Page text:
When Loretto Klug, coordinator of the parish nurse program at Trinity Evangelical Lutheran Church in the historic hamlet of Freistadt in Mequon, checks someone’s blood pressure, she’s also taking their spiritual temperature.
That’s from a story about parish nurses working in the U.S. There are more nurses doing this than we’d known. Here’s another excerpt:
Parish nurses are registered nurses who volunteer or are paid by the congregations they serve. Some are paid by health care providers such as Aurora Health Care and ProHealth Care in Waukesha.
They typically conduct blood pressure and other health screenings, help people manage their medications, organize health fairs, visit shut-ins, train volunteers and make referrals. They can also sometimes help people deal with billing and insurance issues.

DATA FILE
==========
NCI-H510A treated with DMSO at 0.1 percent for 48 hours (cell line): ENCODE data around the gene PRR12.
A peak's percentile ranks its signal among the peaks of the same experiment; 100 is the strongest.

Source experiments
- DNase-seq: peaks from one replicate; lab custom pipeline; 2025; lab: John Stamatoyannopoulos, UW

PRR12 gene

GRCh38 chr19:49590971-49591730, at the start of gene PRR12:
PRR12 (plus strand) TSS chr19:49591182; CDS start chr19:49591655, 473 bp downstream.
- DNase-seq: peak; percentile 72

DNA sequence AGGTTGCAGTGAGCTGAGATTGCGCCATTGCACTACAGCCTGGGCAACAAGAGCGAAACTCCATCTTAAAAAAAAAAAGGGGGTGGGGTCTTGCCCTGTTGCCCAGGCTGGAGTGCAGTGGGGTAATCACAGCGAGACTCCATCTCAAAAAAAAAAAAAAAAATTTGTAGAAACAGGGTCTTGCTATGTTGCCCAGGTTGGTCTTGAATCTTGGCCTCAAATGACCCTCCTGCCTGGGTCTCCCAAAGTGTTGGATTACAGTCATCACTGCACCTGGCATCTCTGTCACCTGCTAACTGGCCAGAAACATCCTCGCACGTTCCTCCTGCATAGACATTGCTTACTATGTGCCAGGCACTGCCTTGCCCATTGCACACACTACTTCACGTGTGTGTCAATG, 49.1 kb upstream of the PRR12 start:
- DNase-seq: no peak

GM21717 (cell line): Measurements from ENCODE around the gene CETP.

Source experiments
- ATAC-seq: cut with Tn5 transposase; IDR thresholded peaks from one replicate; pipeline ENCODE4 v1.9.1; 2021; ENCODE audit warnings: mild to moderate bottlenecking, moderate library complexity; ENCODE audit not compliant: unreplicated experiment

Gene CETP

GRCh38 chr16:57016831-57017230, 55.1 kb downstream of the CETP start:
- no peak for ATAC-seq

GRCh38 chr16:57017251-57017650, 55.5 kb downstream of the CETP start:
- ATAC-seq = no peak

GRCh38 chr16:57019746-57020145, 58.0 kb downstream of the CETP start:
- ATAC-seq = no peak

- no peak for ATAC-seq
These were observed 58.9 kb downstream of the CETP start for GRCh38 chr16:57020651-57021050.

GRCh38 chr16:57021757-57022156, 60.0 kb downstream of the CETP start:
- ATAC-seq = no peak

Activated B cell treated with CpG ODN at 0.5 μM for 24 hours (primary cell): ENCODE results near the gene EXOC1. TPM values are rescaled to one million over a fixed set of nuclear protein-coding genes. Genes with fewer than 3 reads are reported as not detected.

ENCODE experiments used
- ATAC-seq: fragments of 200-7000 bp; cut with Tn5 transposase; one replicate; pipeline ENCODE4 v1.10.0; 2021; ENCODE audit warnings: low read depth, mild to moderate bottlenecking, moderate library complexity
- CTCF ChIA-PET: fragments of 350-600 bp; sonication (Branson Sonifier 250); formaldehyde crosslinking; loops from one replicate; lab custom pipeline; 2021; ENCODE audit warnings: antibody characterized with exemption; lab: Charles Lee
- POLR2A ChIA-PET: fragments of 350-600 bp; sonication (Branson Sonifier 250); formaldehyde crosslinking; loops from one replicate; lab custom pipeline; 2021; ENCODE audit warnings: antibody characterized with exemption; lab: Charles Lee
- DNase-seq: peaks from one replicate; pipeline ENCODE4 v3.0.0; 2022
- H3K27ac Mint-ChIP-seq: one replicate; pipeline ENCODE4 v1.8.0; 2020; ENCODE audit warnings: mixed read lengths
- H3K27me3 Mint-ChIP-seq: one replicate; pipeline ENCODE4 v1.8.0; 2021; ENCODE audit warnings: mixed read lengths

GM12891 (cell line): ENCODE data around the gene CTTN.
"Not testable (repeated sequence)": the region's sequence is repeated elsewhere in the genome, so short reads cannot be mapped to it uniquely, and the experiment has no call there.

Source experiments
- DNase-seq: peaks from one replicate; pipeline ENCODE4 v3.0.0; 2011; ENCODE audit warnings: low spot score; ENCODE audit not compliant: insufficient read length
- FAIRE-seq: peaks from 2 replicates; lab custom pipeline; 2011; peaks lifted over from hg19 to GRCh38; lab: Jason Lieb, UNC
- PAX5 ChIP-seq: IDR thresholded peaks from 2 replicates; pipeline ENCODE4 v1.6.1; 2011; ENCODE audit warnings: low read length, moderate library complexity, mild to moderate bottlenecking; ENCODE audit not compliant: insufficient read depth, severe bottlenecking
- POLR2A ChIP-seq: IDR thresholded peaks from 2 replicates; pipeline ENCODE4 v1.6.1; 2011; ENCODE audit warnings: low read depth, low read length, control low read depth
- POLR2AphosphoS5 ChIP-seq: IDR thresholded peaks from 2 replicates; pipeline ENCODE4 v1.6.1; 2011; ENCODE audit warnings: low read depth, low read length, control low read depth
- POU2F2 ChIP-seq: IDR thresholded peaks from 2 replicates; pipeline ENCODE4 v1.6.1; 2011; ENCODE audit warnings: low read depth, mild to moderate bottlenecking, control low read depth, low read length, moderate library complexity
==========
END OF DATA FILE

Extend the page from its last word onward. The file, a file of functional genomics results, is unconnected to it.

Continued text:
They also spend time praying with patients and sometimes engage in grief counseling. Migdal even administers Communion, she said.
It’s part of their holistic approach to congregants’ health needs, advocates say.
Religion, spirituality, faith, the mystical: all of these come up from time to time in submissions to AJN and in letters to the editor about various topics both controversial and not-so-controversial.
There are many religions and many angles on spirituality—which isn’t, of course, always the same thing as religion or belief—and many ways of thinking about nursing as a vocation, a profession, a paycheck, and so on. What role does spirituality or religion play in your life as a nurse? How does it inform your practice or help you make meaning out of what you do? Does it have a place in serious discussions of nursing as an evidence-based profession deserving of equal respect to medicine as practiced by physicians—or should it be kept out of sight and seen as a strictly private matter?